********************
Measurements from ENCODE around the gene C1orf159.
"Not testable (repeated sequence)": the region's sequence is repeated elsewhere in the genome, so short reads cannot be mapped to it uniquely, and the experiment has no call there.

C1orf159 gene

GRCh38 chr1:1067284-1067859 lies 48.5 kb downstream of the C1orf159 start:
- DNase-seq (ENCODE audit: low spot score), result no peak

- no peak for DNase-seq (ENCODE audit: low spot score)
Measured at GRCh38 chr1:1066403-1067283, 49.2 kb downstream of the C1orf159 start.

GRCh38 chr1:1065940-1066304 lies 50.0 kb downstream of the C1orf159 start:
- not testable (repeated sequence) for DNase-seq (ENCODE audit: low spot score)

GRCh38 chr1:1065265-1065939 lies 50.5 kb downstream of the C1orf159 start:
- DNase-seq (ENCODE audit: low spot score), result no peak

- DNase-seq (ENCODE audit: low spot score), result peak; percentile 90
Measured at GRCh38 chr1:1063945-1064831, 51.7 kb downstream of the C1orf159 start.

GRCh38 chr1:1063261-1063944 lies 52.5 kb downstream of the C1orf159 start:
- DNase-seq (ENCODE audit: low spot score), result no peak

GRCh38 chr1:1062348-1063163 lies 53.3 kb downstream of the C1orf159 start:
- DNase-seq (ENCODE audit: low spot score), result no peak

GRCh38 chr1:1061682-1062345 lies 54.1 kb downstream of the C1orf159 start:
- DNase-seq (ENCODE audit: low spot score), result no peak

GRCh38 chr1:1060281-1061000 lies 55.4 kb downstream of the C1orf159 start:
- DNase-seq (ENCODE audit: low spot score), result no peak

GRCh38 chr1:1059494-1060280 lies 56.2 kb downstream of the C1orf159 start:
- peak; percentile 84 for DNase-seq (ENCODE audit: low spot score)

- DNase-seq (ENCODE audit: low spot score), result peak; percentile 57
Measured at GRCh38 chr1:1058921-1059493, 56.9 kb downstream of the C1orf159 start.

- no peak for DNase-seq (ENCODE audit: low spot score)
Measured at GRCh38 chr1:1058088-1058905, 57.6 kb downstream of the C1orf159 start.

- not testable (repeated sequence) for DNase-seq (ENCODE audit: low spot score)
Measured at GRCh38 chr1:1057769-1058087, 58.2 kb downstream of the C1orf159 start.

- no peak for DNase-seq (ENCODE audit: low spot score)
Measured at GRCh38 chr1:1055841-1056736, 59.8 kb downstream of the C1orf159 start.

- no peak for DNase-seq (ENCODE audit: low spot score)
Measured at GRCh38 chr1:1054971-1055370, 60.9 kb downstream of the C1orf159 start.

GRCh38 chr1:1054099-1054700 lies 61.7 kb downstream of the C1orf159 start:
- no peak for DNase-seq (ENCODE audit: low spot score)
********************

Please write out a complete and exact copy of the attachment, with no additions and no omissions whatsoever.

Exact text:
Measurements from ENCODE around the gene C1orf159.
"Not testable (repeated sequence)": the region's sequence is repeated elsewhere in the genome, so short reads cannot be mapped to it uniquely, and the experiment has no call there.

C1orf159 gene

GRCh38 chr1:1067284-1067859 lies 48.5 kb downstream of the C1orf159 start:
- DNase-seq (ENCODE audit: low spot score), result no peak

- no peak for DNase-seq (ENCODE audit: low spot score)
Measured at GRCh38 chr1:1066403-1067283, 49.2 kb downstream of the C1orf159 start.

GRCh38 chr1:1065940-1066304 lies 50.0 kb downstream of the C1orf159 start:
- not testable (repeated sequence) for DNase-seq (ENCODE audit: low spot score)

GRCh38 chr1:1065265-1065939 lies 50.5 kb downstream of the C1orf159 start:
- DNase-seq (ENCODE audit: low spot score), result no peak

- DNase-seq (ENCODE audit: low spot score), result peak; percentile 90
Measured at GRCh38 chr1:1063945-1064831, 51.7 kb downstream of the C1orf159 start.

GRCh38 chr1:1063261-1063944 lies 52.5 kb downstream of the C1orf159 start:
- DNase-seq (ENCODE audit: low spot score), result no peak

GRCh38 chr1:1062348-1063163 lies 53.3 kb downstream of the C1orf159 start:
- DNase-seq (ENCODE audit: low spot score), result no peak

GRCh38 chr1:1061682-1062345 lies 54.1 kb downstream of the C1orf159 start:
- DNase-seq (ENCODE audit: low spot score), result no peak

GRCh38 chr1:1060281-1061000 lies 55.4 kb downstream of the C1orf159 start:
- DNase-seq (ENCODE audit: low spot score), result no peak

GRCh38 chr1:1059494-1060280 lies 56.2 kb downstream of the C1orf159 start:
- peak; percentile 84 for DNase-seq (ENCODE audit: low spot score)

- DNase-seq (ENCODE audit: low spot score), result peak; percentile 57
Measured at GRCh38 chr1:1058921-1059493, 56.9 kb downstream of the C1orf159 start.

- no peak for DNase-seq (ENCODE audit: low spot score)
Measured at GRCh38 chr1:1058088-1058905, 57.6 kb downstream of the C1orf159 start.

- not testable (repeated sequence) for DNase-seq (ENCODE audit: low spot score)
Measured at GRCh38 chr1:1057769-1058087, 58.2 kb downstream of the C1orf159 start.

- no peak for DNase-seq (ENCODE audit: low spot score)
Measured at GRCh38 chr1:1055841-1056736, 59.8 kb downstream of the C1orf159 start.

- no peak for DNase-seq (ENCODE audit: low spot score)
Measured at GRCh38 chr1:1054971-1055370, 60.9 kb downstream of the C1orf159 start.

GRCh38 chr1:1054099-1054700 lies 61.7 kb downstream of the C1orf159 start:
- no peak for DNase-seq (ENCODE audit: low spot score)